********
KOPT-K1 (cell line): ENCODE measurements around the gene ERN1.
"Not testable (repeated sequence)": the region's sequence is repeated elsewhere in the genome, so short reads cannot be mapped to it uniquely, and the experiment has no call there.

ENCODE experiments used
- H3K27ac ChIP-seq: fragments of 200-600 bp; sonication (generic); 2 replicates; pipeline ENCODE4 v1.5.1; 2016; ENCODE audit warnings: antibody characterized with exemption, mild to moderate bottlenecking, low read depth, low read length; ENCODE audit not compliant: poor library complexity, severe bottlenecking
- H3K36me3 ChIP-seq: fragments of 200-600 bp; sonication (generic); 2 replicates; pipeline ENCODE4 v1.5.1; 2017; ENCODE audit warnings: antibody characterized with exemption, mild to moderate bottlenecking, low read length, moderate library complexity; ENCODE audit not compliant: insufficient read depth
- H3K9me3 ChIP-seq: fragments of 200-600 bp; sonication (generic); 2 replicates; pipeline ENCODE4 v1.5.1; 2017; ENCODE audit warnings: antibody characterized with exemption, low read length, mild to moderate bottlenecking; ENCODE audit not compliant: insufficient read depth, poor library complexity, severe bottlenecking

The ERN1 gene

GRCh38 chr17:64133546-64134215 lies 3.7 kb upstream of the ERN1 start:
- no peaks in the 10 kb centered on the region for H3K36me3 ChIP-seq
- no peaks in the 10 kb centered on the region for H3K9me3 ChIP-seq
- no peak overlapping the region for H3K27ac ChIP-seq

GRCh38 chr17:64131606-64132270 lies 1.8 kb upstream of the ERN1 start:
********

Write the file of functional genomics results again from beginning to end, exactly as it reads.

KOPT-K1 (cell line): ENCODE measurements around the gene ERN1.
"Not testable (repeated sequence)": the region's sequence is repeated elsewhere in the genome, so short reads cannot be mapped to it uniquely, and the experiment has no call there.

ENCODE experiments used
- H3K27ac ChIP-seq: fragments of 200-600 bp; sonication (generic); 2 replicates; pipeline ENCODE4 v1.5.1; 2016; ENCODE audit warnings: antibody characterized with exemption, mild to moderate bottlenecking, low read depth, low read length; ENCODE audit not compliant: poor library complexity, severe bottlenecking
- H3K36me3 ChIP-seq: fragments of 200-600 bp; sonication (generic); 2 replicates; pipeline ENCODE4 v1.5.1; 2017; ENCODE audit warnings: antibody characterized with exemption, mild to moderate bottlenecking, low read length, moderate library complexity; ENCODE audit not compliant: insufficient read depth
- H3K9me3 ChIP-seq: fragments of 200-600 bp; sonication (generic); 2 replicates; pipeline ENCODE4 v1.5.1; 2017; ENCODE audit warnings: antibody characterized with exemption, low read length, mild to moderate bottlenecking; ENCODE audit not compliant: insufficient read depth, poor library complexity, severe bottlenecking

The ERN1 gene

GRCh38 chr17:64133546-64134215 lies 3.7 kb upstream of the ERN1 start:
- no peaks in the 10 kb centered on the region for H3K36me3 ChIP-seq
- no peaks in the 10 kb centered on the region for H3K9me3 ChIP-seq
- no peak overlapping the region for H3K27ac ChIP-seq

GRCh38 chr17:64131606-64132270 lies 1.8 kb upstream of the ERN1 start: